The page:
Conservation Charity Recognised for work with Young People

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The National Trust for Scotland has achieved Investors in Young People Accreditation from Investors in People Scotland

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This award is so important because it signals our deep and abiding commitment to bringing young people into the Trust and offering them new skills, experience and opportunities in return. - Simon Skinner, Chief Executive

The National Trust for Scotland, Scotland's largest conservation charity and membership organisation, has been awarded the Investors in Young People accreditation, the only people management standard that focuses on an employer’s recruitment and retention of young people.

The award represents a true commitment to the training and development of young people and demonstrates the Trust as an employer of choice for young people.

Launched in July 2014, Investors in Young People originated through a key recommendation from the Commission for Developing Scotland’s Young Workforce, led by Sir Ian Wood. The accreditation is offered to all businesses across Scotland and exists to recognise and support organisations across Scotland in the employment of young people.

Having now achieved the accreditation, the Trust is now eligible to use and display the Investors in Young People logo and plaque, and enjoy its benefits.

Commenting on the award, the National Trust for Scotland’s new Chief Executive, Simon Skinner said: “This award is so important because it signals our deep and abiding commitment to bringing young people into the Trust and offering them new skills, experience and opportunities in return.

“If our heritage is to have a future, we have to engage with young people and ensure that new generations come forward to take up the challenge of conserving our national treasures. The Trust is a unique employer in many ways because we offer job opportunities that range from the traditional skills needed at our historic properties, such as stonemasonry, through to the most modern digital communications.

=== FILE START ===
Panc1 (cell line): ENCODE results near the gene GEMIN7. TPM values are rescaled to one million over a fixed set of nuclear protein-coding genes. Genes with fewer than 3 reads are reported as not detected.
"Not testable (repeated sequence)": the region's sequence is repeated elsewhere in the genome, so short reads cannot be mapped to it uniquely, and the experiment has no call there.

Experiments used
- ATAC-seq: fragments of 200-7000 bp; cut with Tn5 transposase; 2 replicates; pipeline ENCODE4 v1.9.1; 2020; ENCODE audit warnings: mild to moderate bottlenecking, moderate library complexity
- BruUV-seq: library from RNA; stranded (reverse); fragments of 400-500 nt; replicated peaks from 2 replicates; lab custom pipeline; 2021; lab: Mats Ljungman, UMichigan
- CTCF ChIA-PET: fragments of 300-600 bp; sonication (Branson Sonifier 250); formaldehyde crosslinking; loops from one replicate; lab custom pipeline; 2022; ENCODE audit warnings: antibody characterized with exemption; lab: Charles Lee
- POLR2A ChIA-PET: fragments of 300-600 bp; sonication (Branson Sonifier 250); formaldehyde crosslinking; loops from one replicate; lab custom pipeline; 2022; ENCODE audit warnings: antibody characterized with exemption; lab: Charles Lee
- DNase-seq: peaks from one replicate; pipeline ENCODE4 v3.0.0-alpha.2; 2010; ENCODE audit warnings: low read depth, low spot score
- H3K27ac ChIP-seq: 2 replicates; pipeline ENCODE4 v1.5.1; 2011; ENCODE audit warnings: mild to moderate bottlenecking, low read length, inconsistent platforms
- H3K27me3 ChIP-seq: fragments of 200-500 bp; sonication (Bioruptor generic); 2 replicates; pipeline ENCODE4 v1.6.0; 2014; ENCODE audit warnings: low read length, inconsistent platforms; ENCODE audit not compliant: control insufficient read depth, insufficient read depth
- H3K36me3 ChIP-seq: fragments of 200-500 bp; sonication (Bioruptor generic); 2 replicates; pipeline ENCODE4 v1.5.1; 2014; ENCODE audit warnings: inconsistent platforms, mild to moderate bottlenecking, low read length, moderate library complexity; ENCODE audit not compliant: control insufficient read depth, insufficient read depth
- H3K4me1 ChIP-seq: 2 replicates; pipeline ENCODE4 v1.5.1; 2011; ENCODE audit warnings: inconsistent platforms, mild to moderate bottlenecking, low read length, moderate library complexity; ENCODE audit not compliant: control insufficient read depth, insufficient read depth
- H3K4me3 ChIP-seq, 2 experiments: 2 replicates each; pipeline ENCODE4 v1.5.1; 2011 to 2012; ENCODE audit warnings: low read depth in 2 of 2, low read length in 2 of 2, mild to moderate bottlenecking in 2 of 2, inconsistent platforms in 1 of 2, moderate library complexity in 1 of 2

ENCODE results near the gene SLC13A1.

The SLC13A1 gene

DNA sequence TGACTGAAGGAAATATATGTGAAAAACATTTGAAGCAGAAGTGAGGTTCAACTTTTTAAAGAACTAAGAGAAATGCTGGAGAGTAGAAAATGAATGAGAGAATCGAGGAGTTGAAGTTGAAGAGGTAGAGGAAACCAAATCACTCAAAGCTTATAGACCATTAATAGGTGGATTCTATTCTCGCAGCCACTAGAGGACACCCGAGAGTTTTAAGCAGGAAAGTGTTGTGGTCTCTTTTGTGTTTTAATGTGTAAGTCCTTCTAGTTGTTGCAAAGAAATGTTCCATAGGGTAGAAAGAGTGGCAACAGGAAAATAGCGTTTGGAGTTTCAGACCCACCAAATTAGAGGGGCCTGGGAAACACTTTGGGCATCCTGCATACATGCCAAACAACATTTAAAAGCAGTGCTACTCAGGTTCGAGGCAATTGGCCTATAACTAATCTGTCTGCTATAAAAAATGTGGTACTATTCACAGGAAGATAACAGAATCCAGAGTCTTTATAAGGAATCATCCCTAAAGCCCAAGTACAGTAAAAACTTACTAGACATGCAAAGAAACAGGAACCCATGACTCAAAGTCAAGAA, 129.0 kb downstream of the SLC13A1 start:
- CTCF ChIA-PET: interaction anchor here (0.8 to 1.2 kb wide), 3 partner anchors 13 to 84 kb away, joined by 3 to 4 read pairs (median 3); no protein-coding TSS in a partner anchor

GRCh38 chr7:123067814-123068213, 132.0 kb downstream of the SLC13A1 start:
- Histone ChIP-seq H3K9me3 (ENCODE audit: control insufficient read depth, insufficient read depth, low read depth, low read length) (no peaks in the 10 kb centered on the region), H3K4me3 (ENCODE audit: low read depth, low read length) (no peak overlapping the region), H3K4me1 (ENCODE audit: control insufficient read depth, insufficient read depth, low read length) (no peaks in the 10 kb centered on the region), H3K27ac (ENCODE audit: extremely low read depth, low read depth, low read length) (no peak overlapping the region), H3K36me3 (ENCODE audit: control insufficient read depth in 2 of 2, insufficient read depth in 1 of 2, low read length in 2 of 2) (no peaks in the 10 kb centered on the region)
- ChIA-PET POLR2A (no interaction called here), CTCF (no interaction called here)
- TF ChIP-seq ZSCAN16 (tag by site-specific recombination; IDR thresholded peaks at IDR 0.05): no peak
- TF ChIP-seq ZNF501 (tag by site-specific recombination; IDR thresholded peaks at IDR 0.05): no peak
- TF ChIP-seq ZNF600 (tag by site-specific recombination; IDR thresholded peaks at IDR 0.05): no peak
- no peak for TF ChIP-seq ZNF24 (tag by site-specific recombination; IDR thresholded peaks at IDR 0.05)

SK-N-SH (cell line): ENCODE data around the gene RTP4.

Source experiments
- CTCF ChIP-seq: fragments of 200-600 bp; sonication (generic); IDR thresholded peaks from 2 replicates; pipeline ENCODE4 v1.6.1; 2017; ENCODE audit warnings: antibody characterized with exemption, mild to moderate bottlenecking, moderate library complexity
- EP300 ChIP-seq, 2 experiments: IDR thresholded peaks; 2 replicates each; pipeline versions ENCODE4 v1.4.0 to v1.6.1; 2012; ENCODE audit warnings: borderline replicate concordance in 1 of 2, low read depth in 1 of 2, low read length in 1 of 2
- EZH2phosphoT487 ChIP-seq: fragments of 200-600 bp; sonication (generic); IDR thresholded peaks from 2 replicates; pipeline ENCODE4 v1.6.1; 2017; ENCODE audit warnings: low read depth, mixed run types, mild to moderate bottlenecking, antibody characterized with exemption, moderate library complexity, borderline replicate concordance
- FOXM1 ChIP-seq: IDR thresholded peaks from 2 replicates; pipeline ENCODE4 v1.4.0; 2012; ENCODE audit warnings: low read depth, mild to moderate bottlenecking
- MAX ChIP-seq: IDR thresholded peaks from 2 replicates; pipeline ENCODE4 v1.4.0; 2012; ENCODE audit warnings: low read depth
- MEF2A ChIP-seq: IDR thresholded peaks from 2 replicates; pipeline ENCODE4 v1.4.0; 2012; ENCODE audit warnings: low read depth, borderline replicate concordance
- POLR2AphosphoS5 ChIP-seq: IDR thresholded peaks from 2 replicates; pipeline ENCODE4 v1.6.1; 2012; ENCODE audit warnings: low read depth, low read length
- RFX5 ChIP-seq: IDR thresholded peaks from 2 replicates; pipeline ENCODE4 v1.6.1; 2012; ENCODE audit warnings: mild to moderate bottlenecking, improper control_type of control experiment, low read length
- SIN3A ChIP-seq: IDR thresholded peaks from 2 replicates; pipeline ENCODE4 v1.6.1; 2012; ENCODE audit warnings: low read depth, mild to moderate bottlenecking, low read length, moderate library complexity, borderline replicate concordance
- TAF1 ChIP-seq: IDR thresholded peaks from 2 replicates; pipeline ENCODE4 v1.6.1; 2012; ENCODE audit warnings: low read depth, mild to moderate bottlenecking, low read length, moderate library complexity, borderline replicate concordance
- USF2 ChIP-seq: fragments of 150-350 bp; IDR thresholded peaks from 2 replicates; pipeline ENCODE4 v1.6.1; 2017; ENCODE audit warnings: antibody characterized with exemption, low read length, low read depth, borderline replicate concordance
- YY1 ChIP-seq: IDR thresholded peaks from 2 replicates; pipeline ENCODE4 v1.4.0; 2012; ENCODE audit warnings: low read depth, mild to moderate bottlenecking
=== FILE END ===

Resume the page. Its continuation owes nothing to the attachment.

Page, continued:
“The award is tangible evidence that the National Trust for Scotland is a good place to work with a true commitment to the wellbeing of our employees.”

Peter Russian, Chief Executive of Investors in People Scotland, said: “This is a fantastic achievement for the National Trust for Scotland, and I and the whole IIYP team would like to wholeheartedly congratulate them.

“The Investors in Young People framework not only recognises and supports organisations in the employment of young people, but marks them out as an employer of choice. I envisage that many more organisations will wish to follow in the footsteps of the Trust and demonstrate their commitment to young people by working with the Investors in Young People framework.”

Peter Russian continued: “The benefits of recruiting and developing young people are countless. These include the creation of a talent pool for the future, new and increased skills in areas such as IT and social media, fresh eyes and mind-sets into business operations along with enthusiasm and unique talents.”

The National Trust for Scotland is an independent conservation charity established in 1931. The Trust has over 330,000 members and cares for such iconic examples of Scotland’s heritage as dual World Heritage Site St Kilda, Bannockburn and Culloden battlefields, Glencoe, Culzean Castle, Fair Isle and Craigievar Castle. The Trust is responsible for 400 islands and islets, 190,000 acres of countryside including 46 Munro mountains, 394 miles of mountain footpaths, 10,000 archaeological sites, 35 major gardens nurturing 13,500 plant varieties, seven national nature reserves, 45 sites of special scientific interest, collections of fine art and more than 100,000 artefacts.

The Trust employs 500 full-time and 1000 seasonal staff of whom 15% fall into the 18-24 age range.

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Kenny Pattie

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